John_Calvin_14I get it, I’m not from this tradition. I’ve been transplanted like many of you. Grew up Baptist, and when I saw the robes, I thought I walked into the wrong church.

“Kristen I thought you said this was Presbyterian, not Catholic!?”

Or maybe you’re wondering, “Are they Jedi Knights?” Yes, yes we are. The force is strong with us.

But really – why? The robes?

1) Practically: We wear them so you don’t see us. No Coffee Stains. No wondering, “Didn’t he wear that shirt last week? Does he do laundry?” It keeps your eyes off of us and on the message.

2) Historically: Reformed pastors have worn these Geneva Gowns for the same reason a Judge wears his. I went to court on Friday, saw a beautiful adoption of this little precious girl named Cecilia into a family that we love, and the Judge, as always, wears his Robe. Why? He wears it to show that his opinion is not just his own, but that he represents another, higher authority.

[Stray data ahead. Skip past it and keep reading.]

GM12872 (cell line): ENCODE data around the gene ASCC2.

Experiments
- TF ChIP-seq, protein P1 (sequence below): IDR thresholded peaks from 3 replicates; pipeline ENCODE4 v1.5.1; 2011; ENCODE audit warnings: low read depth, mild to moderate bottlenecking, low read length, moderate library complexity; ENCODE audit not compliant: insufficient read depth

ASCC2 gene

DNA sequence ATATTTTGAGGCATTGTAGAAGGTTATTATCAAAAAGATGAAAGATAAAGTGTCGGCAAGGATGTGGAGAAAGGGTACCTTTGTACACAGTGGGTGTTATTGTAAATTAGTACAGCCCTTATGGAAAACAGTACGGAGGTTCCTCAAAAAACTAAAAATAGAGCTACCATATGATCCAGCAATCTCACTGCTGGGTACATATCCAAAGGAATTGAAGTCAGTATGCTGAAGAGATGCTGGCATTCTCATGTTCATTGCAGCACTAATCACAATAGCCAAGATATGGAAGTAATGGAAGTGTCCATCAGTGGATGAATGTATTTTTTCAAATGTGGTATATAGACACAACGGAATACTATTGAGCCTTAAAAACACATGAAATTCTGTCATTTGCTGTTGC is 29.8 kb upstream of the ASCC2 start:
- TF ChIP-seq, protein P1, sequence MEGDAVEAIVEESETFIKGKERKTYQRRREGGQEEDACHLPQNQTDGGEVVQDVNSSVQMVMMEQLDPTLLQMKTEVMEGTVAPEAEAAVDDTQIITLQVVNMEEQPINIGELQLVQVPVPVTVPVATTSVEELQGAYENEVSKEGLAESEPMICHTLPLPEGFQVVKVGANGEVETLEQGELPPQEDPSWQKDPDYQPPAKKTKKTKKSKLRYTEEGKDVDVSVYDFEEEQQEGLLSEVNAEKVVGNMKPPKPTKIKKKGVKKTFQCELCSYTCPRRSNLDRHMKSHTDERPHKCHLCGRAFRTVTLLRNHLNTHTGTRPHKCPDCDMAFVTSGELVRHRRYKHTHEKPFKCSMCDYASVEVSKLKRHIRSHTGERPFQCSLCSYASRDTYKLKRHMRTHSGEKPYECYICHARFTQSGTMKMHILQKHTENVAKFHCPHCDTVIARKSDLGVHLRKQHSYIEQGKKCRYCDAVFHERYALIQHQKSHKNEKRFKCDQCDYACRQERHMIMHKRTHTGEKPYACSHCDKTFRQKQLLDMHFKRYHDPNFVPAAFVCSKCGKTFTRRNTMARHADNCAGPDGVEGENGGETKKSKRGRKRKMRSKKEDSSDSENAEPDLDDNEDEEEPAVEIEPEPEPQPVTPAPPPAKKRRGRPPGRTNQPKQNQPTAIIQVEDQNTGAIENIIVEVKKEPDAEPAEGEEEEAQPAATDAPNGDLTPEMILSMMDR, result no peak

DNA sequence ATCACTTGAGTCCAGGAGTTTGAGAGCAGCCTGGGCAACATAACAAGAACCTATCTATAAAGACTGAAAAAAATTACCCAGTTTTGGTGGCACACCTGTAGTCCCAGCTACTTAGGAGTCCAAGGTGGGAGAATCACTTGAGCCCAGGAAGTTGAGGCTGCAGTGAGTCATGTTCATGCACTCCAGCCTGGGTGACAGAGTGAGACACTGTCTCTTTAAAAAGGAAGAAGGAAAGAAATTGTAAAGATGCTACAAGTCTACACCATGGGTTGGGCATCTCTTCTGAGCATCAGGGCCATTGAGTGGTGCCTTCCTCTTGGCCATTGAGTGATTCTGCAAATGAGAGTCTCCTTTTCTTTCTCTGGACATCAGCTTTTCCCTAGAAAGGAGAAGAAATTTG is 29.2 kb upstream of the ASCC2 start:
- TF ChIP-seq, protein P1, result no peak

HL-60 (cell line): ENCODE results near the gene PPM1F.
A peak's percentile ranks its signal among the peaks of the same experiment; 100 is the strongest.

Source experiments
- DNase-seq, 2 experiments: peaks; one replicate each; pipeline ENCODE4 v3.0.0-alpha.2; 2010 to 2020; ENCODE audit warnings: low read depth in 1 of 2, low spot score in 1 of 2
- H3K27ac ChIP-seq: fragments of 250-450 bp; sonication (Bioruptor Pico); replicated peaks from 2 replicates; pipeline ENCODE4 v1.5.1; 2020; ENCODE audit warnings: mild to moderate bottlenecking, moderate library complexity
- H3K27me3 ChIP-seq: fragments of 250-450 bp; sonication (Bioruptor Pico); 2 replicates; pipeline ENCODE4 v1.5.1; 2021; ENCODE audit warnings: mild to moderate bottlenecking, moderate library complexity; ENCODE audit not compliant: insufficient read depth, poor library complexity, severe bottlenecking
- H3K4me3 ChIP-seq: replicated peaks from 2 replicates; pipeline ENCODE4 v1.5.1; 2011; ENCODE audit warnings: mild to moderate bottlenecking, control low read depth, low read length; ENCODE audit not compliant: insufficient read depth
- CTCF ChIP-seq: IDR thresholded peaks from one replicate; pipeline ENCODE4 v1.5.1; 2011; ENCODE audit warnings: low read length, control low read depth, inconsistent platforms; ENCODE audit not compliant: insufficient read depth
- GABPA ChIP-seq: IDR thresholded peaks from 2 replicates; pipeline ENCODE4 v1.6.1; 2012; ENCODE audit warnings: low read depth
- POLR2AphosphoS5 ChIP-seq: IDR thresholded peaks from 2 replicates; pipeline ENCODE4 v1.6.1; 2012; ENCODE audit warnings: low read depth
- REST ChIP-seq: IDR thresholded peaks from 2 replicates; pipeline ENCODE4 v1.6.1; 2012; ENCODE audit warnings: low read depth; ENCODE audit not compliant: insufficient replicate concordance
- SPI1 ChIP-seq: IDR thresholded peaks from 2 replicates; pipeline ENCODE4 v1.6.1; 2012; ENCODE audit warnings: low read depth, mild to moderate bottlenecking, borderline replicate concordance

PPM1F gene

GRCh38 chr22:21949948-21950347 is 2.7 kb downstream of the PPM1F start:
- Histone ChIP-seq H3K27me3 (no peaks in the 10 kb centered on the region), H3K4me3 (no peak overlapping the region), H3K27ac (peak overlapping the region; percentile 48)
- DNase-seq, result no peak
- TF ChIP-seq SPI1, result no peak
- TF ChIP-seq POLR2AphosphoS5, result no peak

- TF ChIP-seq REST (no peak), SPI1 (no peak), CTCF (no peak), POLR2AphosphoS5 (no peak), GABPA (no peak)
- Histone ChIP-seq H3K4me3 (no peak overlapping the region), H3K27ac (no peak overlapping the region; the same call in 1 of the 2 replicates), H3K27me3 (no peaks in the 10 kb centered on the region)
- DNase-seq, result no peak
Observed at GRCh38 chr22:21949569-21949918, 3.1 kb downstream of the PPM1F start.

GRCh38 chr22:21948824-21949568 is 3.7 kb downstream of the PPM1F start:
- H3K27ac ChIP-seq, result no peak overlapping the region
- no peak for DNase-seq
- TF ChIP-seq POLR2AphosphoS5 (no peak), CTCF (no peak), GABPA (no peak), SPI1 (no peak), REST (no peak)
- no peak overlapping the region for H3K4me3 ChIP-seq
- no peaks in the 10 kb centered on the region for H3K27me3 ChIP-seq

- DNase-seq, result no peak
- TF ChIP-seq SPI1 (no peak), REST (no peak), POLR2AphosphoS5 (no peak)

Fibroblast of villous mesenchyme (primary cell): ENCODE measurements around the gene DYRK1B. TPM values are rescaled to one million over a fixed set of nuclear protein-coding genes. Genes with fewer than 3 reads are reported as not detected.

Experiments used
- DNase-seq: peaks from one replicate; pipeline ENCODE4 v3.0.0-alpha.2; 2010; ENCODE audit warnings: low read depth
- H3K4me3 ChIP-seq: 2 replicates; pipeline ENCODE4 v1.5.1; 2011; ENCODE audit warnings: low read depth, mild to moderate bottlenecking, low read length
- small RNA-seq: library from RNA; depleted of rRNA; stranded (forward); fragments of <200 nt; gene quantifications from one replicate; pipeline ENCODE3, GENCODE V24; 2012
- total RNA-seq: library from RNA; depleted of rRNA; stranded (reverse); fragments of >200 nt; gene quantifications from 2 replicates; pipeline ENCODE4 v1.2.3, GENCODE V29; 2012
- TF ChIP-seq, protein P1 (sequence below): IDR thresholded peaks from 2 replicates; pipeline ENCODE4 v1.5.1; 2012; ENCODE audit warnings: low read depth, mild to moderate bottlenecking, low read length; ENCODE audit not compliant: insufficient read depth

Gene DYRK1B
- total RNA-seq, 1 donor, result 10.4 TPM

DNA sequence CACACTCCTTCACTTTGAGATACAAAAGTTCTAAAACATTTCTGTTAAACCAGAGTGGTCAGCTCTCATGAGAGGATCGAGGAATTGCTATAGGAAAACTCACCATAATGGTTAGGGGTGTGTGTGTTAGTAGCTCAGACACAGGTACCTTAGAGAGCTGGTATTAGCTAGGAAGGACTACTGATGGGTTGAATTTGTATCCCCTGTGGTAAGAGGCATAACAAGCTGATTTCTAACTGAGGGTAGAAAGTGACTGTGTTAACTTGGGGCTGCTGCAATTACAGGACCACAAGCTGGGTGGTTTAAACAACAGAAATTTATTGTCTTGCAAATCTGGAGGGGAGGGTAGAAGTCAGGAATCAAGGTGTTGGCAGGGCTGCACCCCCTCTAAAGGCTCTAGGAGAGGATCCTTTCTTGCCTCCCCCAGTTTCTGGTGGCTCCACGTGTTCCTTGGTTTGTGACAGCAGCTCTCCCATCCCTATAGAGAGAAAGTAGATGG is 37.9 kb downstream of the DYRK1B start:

The State of Texas says she should and will be placed legally in this family’s home.

The Judge wears it to signify his office. That’s the same thing the reformers did. They wore the robes to signify, this isn’t just one man’s opinion on life and who God is…but it’s the office of THE WORD. God has called men to preach HIS WORD. So we wear it, to represent another.

But we also wear cowboy boots and dress casually, because we know the robes can convey a holier than thou mentality. So we’re trying for both ancient and modern.